Have you checked out PlayStation Home lately? No? Then you're missing out on a some pretty advanced new gaming experiences.

The latest is No Man's Land , a free-to-play shooter that takes place in a post-apocalyptic America setting, where "you must scavenge to survive while confronting tribes of heavily armed enemies focused on their own survival." As revealed at the PlayStation Blog , the game is a "first of its kind on a console:" a totally free-to-play multiplayer shooter. …don't see those everyday.

Apparently, the development team at VEEMEE was made up of "industry veterans who have worked across a wide range of platforms and genres." The idea is to mix the immersive gameplay of bigger-budget titles with the social and "freemium" elements that dominate the casual realm. They remind us that this is something that is "only possible on PlayStation." Feel free to read up on it; this one is a third-person tactical shooter with a cover-based mechanic and 4-on-4 team combat.

You gotta check this out:

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PoopsMcGee
PoopsMcGee
8 years ago

I'm gonna fire me up some Home looks like…

WorldEndsWithMe
WorldEndsWithMe
8 years ago

Hey, lookin' good!

playSTATION
playSTATION
8 years ago

Forgot about Home all these years.

Qubex
Qubex
8 years ago

Gatto give it some love… Jack B would agree I think. Looks pretty good… I will open the front door to Home again and walk inside…

Q!

"play.experience.enjoy"

Lawless SXE
Lawless SXE
8 years ago

Sounds a bit like a Home version of The Last of Us.

frostface
frostface
8 years ago

I've never enjoyed Home but I'll admit this game looks fun.

I'll probably not play it though as the lads I mostly play with are from this site, making them mostly US or Canadians. So unless Home has done away with it's silly region restrictions, I'll probably not bother.

But it does look like an interesting game and maybe Home has improved since I last visited.

Troy Powers
Troy Powers
8 years ago

I've said this was the future of gaming since Home was unveiled. We're quickly moving towards the "thin" console.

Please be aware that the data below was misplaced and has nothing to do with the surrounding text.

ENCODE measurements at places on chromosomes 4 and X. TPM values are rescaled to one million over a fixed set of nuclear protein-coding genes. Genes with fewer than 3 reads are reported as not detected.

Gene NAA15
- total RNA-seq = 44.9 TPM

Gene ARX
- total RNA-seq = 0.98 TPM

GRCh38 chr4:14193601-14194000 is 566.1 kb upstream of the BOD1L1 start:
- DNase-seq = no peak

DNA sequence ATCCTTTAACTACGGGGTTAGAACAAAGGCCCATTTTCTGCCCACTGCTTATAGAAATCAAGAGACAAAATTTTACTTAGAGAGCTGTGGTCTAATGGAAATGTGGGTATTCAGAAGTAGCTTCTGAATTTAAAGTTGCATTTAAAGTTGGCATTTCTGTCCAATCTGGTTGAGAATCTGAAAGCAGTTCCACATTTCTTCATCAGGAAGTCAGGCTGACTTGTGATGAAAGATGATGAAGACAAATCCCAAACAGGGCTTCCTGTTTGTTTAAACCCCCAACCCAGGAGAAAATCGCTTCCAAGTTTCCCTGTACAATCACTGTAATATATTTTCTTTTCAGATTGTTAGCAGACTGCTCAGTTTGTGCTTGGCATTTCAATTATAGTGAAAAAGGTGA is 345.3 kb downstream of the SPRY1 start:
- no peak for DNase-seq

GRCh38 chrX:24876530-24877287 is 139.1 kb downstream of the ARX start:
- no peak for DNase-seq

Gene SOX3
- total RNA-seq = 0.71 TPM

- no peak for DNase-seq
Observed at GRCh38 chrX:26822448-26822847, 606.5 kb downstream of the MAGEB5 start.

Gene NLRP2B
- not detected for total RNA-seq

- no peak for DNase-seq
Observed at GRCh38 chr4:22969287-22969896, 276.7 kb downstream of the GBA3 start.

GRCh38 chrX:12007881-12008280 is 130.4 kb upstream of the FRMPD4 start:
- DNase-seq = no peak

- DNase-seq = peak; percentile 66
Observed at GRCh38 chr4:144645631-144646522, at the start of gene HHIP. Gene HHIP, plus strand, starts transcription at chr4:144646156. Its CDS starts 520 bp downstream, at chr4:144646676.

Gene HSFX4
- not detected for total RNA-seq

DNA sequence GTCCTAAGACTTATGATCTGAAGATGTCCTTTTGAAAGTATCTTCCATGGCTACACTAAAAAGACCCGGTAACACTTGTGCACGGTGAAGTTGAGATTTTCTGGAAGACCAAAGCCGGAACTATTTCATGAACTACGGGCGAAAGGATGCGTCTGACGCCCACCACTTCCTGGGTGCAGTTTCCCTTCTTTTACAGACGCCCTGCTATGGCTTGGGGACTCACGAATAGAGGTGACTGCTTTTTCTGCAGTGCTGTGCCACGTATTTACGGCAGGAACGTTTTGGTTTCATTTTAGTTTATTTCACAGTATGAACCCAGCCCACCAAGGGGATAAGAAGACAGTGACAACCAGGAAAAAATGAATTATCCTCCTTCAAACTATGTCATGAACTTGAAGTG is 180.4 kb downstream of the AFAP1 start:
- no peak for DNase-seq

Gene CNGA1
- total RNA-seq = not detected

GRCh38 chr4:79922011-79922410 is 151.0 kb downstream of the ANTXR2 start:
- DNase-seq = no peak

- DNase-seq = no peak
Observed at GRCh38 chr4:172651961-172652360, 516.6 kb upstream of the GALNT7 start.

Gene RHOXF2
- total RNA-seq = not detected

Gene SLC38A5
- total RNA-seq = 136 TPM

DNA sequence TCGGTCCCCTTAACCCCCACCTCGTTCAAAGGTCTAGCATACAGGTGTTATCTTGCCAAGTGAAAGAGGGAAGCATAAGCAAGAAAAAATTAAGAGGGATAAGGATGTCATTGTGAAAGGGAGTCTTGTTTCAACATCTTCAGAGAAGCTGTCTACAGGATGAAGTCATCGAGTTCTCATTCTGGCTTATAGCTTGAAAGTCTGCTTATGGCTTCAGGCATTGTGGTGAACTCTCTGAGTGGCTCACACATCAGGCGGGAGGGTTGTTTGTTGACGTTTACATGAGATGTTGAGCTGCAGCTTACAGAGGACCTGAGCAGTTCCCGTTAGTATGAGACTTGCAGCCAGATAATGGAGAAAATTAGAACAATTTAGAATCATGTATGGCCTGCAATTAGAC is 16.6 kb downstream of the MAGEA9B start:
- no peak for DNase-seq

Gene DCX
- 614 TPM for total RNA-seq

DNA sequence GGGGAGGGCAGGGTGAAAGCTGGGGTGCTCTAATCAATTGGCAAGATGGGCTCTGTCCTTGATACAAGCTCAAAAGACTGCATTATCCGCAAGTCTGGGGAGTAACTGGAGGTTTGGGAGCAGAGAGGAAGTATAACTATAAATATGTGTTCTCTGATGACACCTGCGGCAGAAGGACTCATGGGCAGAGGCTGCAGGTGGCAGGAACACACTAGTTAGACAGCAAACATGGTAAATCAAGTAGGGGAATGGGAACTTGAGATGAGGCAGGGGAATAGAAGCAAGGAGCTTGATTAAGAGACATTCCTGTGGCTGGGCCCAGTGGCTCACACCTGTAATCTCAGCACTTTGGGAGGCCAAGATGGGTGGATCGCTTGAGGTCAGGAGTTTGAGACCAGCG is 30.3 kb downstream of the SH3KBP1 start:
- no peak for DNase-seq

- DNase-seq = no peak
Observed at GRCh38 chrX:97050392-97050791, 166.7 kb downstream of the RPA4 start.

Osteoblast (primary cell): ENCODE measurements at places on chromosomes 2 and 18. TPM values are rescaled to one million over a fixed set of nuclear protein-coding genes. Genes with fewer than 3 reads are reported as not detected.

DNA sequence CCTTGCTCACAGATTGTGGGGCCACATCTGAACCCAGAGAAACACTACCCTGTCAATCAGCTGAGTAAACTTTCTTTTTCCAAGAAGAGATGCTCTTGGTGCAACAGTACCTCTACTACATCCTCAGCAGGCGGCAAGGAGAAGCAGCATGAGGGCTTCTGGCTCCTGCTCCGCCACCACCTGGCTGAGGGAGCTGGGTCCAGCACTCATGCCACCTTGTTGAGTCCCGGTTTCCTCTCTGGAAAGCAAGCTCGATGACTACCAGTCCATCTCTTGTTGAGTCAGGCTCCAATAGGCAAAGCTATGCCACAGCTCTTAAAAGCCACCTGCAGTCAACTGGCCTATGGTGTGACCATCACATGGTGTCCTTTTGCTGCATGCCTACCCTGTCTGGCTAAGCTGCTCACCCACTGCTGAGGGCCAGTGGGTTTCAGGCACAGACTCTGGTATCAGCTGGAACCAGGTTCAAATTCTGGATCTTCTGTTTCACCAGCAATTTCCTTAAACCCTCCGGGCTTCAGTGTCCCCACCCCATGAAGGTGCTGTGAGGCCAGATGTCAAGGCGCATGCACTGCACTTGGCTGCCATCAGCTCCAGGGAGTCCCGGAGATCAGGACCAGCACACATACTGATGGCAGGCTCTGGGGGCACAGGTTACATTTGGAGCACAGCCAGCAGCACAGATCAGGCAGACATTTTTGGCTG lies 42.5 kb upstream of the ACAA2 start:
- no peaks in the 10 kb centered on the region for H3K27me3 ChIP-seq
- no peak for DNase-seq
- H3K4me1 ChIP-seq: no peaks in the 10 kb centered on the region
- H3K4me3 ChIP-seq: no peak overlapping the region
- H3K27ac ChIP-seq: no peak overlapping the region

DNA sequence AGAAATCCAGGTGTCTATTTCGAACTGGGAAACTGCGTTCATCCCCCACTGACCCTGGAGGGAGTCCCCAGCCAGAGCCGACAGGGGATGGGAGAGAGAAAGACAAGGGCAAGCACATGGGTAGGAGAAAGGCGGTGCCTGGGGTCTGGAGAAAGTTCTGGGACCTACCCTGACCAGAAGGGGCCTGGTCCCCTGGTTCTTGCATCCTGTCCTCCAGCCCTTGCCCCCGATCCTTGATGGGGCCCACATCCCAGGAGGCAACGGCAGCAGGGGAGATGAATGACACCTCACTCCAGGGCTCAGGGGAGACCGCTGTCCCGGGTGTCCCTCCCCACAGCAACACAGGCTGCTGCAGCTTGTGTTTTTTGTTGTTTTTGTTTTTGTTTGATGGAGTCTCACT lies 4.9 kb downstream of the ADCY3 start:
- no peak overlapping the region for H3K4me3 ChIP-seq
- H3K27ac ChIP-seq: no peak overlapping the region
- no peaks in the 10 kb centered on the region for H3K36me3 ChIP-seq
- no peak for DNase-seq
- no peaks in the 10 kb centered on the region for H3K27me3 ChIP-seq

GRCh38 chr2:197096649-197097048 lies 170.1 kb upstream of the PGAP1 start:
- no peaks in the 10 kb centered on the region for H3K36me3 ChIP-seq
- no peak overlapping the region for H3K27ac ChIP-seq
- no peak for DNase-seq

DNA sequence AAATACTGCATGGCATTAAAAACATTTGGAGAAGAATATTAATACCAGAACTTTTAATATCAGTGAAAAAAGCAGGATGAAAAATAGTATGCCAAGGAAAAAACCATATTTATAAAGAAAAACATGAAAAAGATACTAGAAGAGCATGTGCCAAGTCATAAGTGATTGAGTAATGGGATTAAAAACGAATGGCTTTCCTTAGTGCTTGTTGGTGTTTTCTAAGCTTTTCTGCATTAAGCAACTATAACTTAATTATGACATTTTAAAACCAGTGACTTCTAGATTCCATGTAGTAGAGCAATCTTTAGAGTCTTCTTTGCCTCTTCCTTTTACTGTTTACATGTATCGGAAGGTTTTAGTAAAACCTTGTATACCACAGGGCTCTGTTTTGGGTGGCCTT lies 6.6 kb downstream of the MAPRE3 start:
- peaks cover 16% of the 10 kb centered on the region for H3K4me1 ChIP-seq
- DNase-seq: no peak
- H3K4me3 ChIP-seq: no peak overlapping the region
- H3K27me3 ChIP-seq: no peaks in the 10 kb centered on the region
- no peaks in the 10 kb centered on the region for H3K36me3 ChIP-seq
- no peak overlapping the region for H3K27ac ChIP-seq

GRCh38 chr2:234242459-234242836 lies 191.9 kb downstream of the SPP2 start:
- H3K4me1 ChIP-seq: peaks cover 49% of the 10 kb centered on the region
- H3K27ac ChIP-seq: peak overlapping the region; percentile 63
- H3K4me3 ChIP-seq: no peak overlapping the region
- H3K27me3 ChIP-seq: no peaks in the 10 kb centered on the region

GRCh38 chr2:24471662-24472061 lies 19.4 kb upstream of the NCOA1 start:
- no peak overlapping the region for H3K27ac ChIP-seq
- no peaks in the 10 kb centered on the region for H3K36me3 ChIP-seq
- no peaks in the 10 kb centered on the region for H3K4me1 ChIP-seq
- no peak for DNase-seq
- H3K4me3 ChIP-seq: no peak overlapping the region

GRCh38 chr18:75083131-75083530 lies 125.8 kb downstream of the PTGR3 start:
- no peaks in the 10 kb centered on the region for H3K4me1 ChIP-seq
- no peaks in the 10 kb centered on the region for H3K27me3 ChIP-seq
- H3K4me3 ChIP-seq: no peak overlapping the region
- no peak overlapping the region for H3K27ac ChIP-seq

TheHighlander
TheHighlander
8 years ago

ROTFL!

Larry Ellison or Oracle has been pushing thin clients and pc replacement for two decades, and in the end , the smartphone/tablet based on Linux/iOS has a better chance of subsuming that role that anything Ellison ever dreamed up. Thin console? Already exists and has done since Home began. However the very best experiences in Home still download an actual game to the console…not so thin after all.

Troy Powers
Troy Powers
8 years ago

The thin client isn't a question of if, it's just a matter of when. One of the most important things people use their computers for (email) moved to the cloud silently years ago. No one actually uses an email client for personal email any more. Companies are also moving to having Google host their email. Next is Google Docs replacing Word and Excel, etc.

Right now, the thin console (Home) is more of a proof of concept. But with the relative success of OnLive, PSN showing that full game downloads for AAA games are viable, and Home coming closer and closer to being able to offer full AAA titles, the thin console is moving from from proof of concept to reality. It's clear this is why Sony has put so much time and resources into Home, considering it really hasn't been a big hit.

Right now, we're just waiting for the infrastructure to catch up with the technology. But, I predict not the next, but the following generation of consoles to launch with an sku which is a completely thin console.

And, for the record, even if a game in home has to download some temporary data to your local hdd, it would still be considered thin. Similar to a browser game needing java to be installed on your hdd to run.

TheHighlander
TheHighlander
8 years ago

Troy, for the record, a game like Salt Shooter is not a 'thin' game, it launches within the home environment, but is every bit as thick as any PSN title. Web based applications are 'thin' client, however the majority of actual work done using PCs is performed using applications running locally non the PC. That is not thin.

And for the record, I've worked professionally in the IT industry for more than 2 decades, I know a thin client when I see one. Downloading an application which is then stored locally on the HDD and executed locally does not match any definition of thin client I am currently aware of, unless you redefine it of course…

'relative success' of OnLive? LOL, you might as well talk of the relative success of 3DO. There are fundamental issues with streaming games or running them remotely that cannot be solved with fancy words, spiffy investor portfolios or technical hand waving. There are many genre which will always need to run locally to maintain the tight coupling between the controls and the game. There is far too much network lag inherent in a switched and routed network such as the Internet, regardless of the networking standards used by clients, to allow games that require immediacy of control. I'm talking about shooters (FPS and TPS), fighters and racers, and anything that allows PvP in real time. Unless you are geographically close or on the same ISP trunk, the lag in the controls is likely to be intolerable at best.